Pharmaguy's Insights Into Drug Industry News
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Pharmaguy's Insights Into Drug Industry News
Pharmaguy curates and provides insights into selected drug industry news and issues.
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Oncologists Can Be Influenced By Small #Pharma Payments for Meals, Travel, Consulting

Oncologists Can Be Influenced By Small #Pharma Payments for Meals, Travel, Consulting | Pharmaguy's Insights Into Drug Industry News | Scoop.it

In the latest attempt to examine financial ties between physicians and drug makers, a new study finds that oncologists who received payments for meals, travel, and consulting were more likely to prescribe medicines sold by the companies who provided the largesse.

 

Specifically, the odds were 78 percent greater that oncologists would prescribe certain brand-name drugs for treating renal cell carcinoma if they had received some type of payment from one of the manufacturers. And the odds were 29 percent higher they would prescribe certain brand-name medicines for treating chronic myeloid leukemia if they had received a payment.

 

The pattern is troubling because the cancer drugs can have significant side effects and high monthly costs, according to Dr. Aaron Mitchell, a fellow in the UNC School of Medicine division of hematology and oncology and the lead author. The preliminary findings will be presented at the American Society of Clinical Oncology Annual Meeting 2017 in Chicago on Saturday.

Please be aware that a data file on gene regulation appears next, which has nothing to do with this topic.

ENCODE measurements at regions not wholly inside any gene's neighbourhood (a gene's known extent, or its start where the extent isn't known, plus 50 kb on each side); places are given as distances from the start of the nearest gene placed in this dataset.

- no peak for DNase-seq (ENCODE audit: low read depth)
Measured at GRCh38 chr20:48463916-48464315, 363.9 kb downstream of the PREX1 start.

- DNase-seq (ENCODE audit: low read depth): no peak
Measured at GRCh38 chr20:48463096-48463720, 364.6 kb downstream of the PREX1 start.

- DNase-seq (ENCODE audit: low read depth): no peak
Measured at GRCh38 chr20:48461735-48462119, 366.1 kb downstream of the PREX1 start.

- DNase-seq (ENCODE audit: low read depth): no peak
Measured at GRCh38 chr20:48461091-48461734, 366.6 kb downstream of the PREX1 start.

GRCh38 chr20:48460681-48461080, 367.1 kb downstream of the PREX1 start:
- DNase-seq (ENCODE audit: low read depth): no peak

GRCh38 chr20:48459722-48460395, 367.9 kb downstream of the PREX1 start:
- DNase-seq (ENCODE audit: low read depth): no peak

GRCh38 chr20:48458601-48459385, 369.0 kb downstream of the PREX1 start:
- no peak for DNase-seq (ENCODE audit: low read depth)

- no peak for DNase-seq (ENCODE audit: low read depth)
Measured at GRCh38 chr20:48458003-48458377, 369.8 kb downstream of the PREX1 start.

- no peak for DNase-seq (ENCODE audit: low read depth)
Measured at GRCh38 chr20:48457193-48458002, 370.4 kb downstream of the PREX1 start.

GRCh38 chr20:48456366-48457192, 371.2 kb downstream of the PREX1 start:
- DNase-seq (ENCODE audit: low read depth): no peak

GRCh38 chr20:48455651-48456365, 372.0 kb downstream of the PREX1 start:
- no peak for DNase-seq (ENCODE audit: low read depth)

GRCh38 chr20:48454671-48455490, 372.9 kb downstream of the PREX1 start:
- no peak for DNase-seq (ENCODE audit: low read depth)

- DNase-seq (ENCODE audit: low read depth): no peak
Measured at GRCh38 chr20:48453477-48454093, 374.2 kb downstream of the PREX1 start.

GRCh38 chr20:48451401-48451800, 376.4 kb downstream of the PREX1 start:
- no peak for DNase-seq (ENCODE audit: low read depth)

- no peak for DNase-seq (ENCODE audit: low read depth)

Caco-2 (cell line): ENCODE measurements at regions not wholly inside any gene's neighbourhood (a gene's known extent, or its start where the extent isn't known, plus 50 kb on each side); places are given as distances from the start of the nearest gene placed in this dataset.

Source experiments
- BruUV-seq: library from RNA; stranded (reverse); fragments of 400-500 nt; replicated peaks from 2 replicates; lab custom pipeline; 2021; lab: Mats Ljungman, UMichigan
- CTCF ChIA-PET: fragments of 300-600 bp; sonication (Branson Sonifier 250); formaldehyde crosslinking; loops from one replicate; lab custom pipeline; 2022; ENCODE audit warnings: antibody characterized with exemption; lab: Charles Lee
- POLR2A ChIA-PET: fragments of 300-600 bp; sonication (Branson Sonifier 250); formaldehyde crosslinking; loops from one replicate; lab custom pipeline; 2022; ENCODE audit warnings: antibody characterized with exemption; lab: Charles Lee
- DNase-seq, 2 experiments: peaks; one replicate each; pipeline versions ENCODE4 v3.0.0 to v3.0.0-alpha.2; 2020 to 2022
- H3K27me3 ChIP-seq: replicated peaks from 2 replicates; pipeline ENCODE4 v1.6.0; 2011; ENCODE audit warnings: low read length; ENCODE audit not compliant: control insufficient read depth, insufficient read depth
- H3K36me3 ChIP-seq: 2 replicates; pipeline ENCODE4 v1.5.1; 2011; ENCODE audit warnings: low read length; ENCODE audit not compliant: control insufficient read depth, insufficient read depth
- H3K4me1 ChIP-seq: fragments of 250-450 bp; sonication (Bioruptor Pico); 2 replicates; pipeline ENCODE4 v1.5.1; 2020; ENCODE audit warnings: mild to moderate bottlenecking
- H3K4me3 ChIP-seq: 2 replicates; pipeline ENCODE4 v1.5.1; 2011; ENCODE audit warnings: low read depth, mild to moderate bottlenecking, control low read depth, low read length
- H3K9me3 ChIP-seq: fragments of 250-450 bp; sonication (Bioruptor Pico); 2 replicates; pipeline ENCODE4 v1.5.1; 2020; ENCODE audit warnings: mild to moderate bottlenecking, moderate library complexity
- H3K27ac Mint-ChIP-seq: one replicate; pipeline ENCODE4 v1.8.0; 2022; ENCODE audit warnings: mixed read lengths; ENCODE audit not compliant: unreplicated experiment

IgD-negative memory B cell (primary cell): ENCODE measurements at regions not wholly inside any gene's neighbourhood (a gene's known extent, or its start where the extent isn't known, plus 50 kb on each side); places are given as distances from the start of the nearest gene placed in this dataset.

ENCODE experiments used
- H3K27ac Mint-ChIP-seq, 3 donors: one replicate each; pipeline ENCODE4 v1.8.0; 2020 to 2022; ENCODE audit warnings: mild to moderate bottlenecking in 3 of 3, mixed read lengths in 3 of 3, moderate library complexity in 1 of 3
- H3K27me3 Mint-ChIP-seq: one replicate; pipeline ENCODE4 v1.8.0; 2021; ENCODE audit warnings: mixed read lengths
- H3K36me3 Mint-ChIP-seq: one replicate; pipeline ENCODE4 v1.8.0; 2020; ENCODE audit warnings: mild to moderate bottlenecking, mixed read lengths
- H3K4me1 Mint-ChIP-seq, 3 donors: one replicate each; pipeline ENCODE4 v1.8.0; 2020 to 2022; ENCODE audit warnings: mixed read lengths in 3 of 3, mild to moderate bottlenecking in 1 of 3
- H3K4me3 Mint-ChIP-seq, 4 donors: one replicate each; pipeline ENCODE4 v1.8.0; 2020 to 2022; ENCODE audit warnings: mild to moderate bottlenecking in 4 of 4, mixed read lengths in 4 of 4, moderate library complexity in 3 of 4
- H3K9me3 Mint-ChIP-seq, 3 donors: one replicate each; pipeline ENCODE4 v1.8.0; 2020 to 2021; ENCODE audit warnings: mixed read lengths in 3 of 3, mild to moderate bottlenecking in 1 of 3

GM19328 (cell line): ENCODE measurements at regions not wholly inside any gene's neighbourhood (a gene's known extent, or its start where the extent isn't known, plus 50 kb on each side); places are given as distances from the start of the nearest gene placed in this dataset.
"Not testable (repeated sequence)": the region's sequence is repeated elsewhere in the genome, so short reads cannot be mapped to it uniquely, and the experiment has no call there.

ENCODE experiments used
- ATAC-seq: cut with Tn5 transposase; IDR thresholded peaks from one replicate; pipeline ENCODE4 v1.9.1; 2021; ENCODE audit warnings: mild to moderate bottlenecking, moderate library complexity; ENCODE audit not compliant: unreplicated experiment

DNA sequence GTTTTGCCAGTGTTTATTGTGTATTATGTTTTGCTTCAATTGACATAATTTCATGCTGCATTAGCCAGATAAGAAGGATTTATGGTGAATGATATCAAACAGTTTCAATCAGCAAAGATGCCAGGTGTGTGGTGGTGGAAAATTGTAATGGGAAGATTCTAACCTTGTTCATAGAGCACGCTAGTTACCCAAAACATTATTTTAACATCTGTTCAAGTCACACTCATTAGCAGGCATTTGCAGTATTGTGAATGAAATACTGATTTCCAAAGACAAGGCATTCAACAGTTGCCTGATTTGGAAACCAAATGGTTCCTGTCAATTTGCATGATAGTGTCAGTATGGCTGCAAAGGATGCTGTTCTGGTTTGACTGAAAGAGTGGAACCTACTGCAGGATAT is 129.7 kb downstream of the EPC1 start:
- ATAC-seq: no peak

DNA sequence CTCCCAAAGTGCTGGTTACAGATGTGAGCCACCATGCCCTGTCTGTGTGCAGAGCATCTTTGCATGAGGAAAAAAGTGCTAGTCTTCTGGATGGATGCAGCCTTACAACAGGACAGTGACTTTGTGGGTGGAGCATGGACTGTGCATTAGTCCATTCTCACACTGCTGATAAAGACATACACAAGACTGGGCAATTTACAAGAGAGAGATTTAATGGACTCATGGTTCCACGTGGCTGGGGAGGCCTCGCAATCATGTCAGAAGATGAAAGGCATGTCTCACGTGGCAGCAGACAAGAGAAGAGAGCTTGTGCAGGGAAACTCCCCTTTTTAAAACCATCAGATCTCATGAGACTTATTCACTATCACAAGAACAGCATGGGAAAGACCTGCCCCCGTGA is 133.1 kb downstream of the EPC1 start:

The average amount of general payments made to oncologists who prescribed brand-name drugs for renal cell carcinoma was $566, and the average was $166 for those who prescribed chronic myeloid leukemia meds. Mitchell acknowledged these are small amounts that constituted little financial benefit, but said “it’s probably more of a marker about a subconscious feeling of obligation or connection.”

 

The researchers did not detect the same trend among oncologists who accepted research funding.

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Rosy Oncology Drug Outlook for Years & Years to Come

Rosy Oncology Drug Outlook for Years & Years to Come | Pharmaguy's Insights Into Drug Industry News | Scoop.it

The oncology landscape is evolving rapidly, driven by new science bringing treatment options for an expanded number of patients and redefining cancer as a large number of narrowly defined diseases. Most health systems are struggling to adapt and embrace this evolution, in particular the regulatory systems, diagnostic and treatment infrastructure, and financing mechanisms that are required to meet the needs of populations.

Over the past five years, 70 new oncology treatments have been launched and are being used to treat over 20 different tumor types. However, most of these drugs are not yet available in most countries, and even when they are registered, they may not be reimbursed.